Time and Place: Bakhtin and Shakespeare
In this second talk of the Late Summer Lectures series, Helen Clifford will open up a new perspective on Shakespeare's plays, through the eyes of the Russian literary theorist Mikhail Bakhtin. Free and open to all, from students and schools to members of the public.
About this Public Lecture
In notes written to revise his 1965 book Rabelais and His World, Russian literary theorist Mikhail Bakhtin displays an engagement with theatre and Shakespeare in particular that is unprecedented elsewhere in his work. Usually Bakhtin holds Shakespeare up as a touchstone for literary genius, but goes no further in his analysis. The revision notes, however, show Bakhtin close reading several of the major tragedies, including King Lear, Macbeth, and Othello, and discussing the differences between the early modern stage and dramatic practice contemporary to him.
This lecture will explore Bakhtin’s concept of cosmic topography, wherein every gesture made by an actor on stage is situated within a cosmicised framework encompassing heaven, hell, and the earth in between. This concept ‘places’ the performer onstage, making all action that takes place meaningful within a universal grand scheme. The lecture will begin by situating the Rabelais revision notes in Bakhtin’s critical canon, and situating Bakhtin within the canon of Shakespeare criticism. It will then discuss theatrical practice through time via cosmic topography, with a focus on changes in architecture and audience experience in the early modern theatre and the nineteenth/twentieth century auditorium that was familiar to Bakhtin. It will close by conducting some close-reading of the tragedies mentioned in the notes, looking at topographical imagery, and evaluating Bakhtin’s usefulness to us as critics of Shakespeare now.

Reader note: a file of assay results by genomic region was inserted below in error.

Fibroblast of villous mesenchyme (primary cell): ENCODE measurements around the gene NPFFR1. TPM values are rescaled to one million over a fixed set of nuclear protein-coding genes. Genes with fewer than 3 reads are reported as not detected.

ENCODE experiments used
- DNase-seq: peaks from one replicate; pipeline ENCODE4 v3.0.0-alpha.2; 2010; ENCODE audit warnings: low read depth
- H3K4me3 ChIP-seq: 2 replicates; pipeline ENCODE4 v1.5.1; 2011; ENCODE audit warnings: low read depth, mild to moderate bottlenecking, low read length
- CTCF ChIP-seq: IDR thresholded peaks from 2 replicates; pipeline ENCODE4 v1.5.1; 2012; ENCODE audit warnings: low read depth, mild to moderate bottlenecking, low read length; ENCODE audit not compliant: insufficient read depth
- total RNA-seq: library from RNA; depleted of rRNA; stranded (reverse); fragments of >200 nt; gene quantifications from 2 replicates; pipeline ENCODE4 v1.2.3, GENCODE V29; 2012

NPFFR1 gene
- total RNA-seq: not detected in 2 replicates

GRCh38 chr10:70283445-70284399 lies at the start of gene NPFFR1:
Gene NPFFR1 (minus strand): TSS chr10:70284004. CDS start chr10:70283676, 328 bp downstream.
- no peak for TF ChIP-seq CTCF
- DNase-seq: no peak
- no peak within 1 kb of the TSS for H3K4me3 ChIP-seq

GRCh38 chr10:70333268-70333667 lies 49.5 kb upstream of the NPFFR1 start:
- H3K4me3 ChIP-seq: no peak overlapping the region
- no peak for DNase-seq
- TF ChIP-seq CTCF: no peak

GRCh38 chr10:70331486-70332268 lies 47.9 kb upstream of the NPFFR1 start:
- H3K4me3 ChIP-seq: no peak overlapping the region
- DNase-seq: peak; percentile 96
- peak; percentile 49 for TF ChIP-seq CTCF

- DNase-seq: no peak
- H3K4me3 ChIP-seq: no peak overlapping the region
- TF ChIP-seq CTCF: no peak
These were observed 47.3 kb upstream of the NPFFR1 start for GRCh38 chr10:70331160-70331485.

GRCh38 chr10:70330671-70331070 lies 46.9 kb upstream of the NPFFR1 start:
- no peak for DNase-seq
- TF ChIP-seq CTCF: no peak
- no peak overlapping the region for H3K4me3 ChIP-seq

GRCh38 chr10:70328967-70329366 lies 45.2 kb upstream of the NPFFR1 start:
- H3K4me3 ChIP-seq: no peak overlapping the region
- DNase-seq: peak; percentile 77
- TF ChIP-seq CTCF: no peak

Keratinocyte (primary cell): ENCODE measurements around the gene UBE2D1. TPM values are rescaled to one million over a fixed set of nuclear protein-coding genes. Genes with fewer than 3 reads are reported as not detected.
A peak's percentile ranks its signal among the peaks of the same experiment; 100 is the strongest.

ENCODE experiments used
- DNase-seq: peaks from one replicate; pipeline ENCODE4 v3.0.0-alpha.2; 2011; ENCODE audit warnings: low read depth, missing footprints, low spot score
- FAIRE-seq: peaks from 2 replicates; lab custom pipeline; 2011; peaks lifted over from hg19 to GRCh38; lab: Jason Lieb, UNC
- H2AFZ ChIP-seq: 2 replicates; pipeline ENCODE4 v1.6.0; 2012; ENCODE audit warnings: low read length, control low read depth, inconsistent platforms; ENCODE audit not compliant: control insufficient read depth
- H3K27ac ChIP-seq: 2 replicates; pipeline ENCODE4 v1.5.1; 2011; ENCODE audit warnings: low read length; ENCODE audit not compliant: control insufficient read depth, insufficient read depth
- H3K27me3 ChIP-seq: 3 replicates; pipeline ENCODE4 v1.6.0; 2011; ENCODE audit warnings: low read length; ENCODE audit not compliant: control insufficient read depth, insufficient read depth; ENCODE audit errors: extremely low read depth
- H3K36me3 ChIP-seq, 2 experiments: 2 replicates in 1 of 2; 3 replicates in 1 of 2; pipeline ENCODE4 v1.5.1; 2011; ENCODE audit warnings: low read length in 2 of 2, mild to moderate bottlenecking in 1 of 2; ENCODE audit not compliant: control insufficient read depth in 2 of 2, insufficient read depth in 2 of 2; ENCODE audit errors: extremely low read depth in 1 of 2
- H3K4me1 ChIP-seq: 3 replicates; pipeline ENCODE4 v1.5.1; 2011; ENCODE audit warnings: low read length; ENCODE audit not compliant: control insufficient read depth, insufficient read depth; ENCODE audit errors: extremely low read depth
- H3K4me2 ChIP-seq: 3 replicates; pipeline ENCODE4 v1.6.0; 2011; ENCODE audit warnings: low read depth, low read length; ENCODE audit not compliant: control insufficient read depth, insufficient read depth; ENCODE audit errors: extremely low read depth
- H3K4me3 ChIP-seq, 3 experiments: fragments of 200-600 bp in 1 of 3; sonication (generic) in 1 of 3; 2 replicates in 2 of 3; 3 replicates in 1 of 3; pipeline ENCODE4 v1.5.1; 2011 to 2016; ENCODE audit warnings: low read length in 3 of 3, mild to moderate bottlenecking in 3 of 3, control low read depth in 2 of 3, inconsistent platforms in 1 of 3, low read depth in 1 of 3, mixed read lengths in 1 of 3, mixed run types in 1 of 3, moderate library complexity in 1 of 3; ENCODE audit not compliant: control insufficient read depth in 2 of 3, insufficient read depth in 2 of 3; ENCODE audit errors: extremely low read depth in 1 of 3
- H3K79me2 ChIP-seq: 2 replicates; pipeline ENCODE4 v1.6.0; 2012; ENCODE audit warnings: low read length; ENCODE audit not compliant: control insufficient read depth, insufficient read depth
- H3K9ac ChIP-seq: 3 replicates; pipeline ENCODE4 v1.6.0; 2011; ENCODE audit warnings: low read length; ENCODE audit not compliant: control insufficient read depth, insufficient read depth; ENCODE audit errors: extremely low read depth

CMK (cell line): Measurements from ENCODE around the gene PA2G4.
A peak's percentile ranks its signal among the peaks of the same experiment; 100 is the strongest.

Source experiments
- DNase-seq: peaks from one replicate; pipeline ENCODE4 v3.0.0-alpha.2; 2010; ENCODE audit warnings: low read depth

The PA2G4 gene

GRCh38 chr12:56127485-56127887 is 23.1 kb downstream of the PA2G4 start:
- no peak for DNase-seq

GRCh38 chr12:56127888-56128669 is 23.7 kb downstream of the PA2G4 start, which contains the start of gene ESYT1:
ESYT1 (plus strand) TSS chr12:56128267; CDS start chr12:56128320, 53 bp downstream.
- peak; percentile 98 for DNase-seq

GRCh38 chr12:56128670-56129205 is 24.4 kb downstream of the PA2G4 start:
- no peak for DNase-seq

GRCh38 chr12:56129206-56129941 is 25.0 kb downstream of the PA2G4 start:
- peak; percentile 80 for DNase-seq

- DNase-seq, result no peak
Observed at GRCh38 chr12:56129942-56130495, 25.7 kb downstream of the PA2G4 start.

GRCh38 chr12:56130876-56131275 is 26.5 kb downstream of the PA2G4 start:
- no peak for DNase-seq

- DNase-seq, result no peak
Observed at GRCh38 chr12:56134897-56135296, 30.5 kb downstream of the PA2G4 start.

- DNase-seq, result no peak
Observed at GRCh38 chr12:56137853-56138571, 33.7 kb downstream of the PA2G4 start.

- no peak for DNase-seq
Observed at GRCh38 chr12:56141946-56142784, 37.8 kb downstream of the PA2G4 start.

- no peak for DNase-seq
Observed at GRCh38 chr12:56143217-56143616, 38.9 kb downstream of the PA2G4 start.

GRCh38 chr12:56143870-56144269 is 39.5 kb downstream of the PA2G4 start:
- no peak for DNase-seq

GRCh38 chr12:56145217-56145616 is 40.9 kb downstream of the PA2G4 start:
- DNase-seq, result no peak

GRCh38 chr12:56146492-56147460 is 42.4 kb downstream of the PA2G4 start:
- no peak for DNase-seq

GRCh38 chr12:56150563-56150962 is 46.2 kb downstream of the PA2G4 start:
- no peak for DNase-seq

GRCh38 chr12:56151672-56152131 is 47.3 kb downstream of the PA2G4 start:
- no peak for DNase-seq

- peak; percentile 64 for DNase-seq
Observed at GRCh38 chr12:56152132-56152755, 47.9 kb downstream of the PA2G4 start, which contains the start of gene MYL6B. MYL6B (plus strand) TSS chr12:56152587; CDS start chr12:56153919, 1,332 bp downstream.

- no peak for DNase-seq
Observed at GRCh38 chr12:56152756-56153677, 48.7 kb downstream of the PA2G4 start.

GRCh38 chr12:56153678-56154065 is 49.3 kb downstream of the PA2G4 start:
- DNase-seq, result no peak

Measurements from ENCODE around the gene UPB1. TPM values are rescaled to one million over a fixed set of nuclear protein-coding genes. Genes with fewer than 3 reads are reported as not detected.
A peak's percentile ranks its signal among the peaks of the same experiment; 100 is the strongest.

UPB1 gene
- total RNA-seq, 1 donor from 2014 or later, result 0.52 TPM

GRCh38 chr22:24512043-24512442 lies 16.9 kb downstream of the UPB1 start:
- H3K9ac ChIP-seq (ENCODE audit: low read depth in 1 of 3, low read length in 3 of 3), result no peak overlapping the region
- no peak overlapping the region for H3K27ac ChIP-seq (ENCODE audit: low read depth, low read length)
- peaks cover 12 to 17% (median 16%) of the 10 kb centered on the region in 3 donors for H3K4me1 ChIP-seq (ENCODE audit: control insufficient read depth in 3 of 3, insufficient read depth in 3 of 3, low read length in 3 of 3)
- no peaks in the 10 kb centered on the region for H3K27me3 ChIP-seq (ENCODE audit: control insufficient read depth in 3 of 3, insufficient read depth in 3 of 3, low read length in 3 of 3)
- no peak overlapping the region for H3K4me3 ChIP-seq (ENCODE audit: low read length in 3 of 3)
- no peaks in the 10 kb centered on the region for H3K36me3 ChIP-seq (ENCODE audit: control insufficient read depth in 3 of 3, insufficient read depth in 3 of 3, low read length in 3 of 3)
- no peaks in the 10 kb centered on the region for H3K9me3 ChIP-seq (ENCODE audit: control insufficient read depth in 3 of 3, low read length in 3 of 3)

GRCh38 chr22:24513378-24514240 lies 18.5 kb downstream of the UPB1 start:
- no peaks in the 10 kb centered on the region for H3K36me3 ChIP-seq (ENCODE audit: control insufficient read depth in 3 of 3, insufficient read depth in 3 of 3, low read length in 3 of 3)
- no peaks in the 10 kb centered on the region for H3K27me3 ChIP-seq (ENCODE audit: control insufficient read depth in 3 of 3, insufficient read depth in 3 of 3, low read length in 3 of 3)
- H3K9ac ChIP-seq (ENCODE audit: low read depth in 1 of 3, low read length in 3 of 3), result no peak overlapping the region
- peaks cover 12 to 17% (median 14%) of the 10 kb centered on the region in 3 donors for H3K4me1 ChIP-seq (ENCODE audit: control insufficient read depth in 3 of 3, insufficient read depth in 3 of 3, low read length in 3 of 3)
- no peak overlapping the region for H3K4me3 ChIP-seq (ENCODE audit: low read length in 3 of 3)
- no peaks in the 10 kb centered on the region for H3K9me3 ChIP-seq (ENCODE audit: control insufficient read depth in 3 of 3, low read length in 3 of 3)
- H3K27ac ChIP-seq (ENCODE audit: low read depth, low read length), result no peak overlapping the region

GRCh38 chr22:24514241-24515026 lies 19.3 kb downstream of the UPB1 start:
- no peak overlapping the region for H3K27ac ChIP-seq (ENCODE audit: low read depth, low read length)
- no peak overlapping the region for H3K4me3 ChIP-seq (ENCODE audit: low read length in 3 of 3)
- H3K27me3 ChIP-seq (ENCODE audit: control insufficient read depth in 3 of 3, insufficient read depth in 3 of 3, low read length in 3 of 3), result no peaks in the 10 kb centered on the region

The lecture will aim to make Bakhtin’s theoretical approach accessible, and make a case for his worth as a significant twentieth-century voice on Shakespeare, as well as a critic of drama which up until now has been a genre much neglected by Bakhtinian scholars.
About Helen Clifford
Helen Clifford is an AHRC funded PhD student in English at the University of Durham. Her thesis considers Russian literary theorist Mikhail Bakhtin’s work on Shakespeare and theatre, using his criticism to construct a new aesthetics of drama to explore Shakespearean performance through time. She completed her undergraduate degree at the University of Durham and gained an MA from the University of Birmingham’s Shakespeare Institute. She has delivered papers at various major interdisciplinary conferences and currently chairs Durham’s Medieval and Early Modern Students’ Association.
Is the lecture suitable for me?
Late Summer Lectures is designed to be open to a wide audience, from university or sixth-form students to members of the public. It aims to convey the latest postgraduate and early career research, so lectures will be rooted in academic ideas and principles; however, lecturers should present these in a clear way. There will be an opportunity to ask questions afterwards or to chat further over refreshments. You can get a sense of what to expect by listening to some of our previous lectures (although most live lectures will also be accompanied by visuals which can help to convey ideas).
Is the venue and lecture accessible?
The Ritson Hall in Alington House is located at the end of a corridor, wide enough for wheelchair access. A lift is available at the end. The organisers or Alington House reception staff will be available to assist. Unfortunately we are not able to provide sign language interpreters for each lecture. If there are any ways in which we could help you to attend the event please contact the organisers at email@example.com
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Please visit the Alington House website for full details.
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If the event reaches its limit, priority will be given to those who have reserved a ticket in advance via Eventbrite. We advise that you bring a copy on your phone just in case.
Contact firstname.lastname@example.org for more information about this event.
- 20th January 2021
- Sensory Experiments in Nineteenth-Century Literature
- Online (Zoom)
- Dr Erica Fretwell (University of Albany) and Dr Shannon Draucker (Siena College)